I thought Riley's article on people with disabilities was quite interesting. As I (and I imagine most people in our class) do not have a disability, I found it really interesting to see it from a different perspective. In our culture, disabled people are often pushed to the side and are not considered as equal beings. They are taken care of, but that's where the care for them ends. Because of this, I feel like people with disabilities are almost somewhat of a forgotten culture. The truth about those people, whether their disability is physical, social, mental, or whatever else, is that they are people. They are intellectuals and deserve to be heard out rather than just passed around the different systems within society. Another thing that I found to be quite interesting about this article was to not only look at people with disabilities as a culture of their own, but to then take it one step futher and look at it as a social construction. One of the best parts of the article, in my opinion, was when Riley asked the question about whether it is the person being disabled within our society that makes us treat them a certain way-thus them behaving a certain way back, or if it is society that gives them the constricting label of being disabled and then only allows for them to act freely within a certain set of guidelines. I think it would be fascinating to see what it would be like to live in a society where there were no pre-determined social constructs and to see how people with disabilities act and how those without disabilities react and interact with those people. I do agree with the fact that the media does impose a certain impression of disabled people onto members of our society. There is definitely a "token" individual actor/actress that is chosen for those roles and they are always dressed the part. They are often very cliche- being in a wheelchair or being blind or deaf. But, again, being on the outside of this community, I have never thought about it this way before. I have never considered that those individuals are often tossed to the side and either forgotten about or treated like a burden. But as we grow up possibly not around disabled people, the only knowledge that we will have about them comes from the TV or movies/media. This portrayals are often so off that our society does not learn how to deal with them. This is was makes those interactions feel so uncomfortable. I think that if this subject was not treated as such a weird taboo (which really does not make sense, since they've been around forEVER), then those with disabilities would not be singled out quite as much and would not be treated so differently. In reality, they should be treated like each and every one of us.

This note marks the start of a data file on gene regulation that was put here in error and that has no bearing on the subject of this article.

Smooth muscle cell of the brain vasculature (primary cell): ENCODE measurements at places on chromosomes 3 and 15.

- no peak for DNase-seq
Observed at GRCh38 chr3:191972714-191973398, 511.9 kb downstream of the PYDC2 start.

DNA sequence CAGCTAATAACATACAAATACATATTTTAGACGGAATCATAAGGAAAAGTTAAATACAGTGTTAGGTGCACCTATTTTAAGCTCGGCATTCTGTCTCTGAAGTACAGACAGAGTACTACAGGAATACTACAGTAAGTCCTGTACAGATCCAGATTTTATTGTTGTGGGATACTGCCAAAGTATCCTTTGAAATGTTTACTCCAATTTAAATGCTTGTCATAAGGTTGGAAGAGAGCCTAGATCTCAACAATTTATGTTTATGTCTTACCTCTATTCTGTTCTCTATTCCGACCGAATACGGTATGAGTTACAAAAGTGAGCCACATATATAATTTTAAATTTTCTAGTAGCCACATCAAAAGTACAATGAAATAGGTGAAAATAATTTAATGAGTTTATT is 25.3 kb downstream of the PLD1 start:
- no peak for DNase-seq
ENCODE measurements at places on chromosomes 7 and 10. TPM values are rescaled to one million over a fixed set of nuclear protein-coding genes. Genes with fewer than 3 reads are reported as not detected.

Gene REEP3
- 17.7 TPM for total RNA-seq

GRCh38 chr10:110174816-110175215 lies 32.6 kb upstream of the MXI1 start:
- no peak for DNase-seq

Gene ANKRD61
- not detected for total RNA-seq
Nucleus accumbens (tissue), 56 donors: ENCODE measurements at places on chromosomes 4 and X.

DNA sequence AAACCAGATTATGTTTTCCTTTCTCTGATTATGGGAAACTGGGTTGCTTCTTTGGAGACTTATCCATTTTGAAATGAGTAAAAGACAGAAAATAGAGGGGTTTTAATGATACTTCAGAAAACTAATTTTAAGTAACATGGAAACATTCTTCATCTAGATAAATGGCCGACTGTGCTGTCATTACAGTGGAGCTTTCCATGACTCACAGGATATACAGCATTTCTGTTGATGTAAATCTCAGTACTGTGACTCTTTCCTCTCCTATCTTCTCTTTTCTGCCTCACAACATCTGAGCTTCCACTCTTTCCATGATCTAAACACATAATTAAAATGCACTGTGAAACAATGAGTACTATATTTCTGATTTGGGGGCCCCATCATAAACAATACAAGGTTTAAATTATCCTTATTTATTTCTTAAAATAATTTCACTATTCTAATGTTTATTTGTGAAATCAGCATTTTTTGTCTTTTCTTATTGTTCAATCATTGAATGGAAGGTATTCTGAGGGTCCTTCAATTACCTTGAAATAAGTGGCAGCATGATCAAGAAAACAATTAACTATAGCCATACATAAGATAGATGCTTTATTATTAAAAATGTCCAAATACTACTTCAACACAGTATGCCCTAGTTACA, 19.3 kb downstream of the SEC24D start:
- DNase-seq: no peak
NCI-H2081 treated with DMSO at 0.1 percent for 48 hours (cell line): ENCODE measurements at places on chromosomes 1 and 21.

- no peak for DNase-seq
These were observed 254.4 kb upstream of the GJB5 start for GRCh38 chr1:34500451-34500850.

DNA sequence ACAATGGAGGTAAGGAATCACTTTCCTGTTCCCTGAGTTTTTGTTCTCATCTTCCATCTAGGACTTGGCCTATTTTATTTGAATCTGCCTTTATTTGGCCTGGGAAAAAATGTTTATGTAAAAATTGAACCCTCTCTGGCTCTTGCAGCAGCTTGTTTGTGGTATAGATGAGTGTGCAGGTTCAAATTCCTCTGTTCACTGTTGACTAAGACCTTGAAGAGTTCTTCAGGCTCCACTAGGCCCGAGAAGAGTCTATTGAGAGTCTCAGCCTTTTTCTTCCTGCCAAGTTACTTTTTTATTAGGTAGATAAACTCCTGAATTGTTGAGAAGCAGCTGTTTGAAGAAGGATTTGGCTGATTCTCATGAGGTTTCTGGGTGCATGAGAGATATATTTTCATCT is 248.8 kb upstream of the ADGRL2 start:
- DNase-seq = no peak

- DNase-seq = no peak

Discussion question: What do you think the media really could do with disabled people to change this trend of being so cliche and discriminatory while at the same time including them in programming and raising awareness?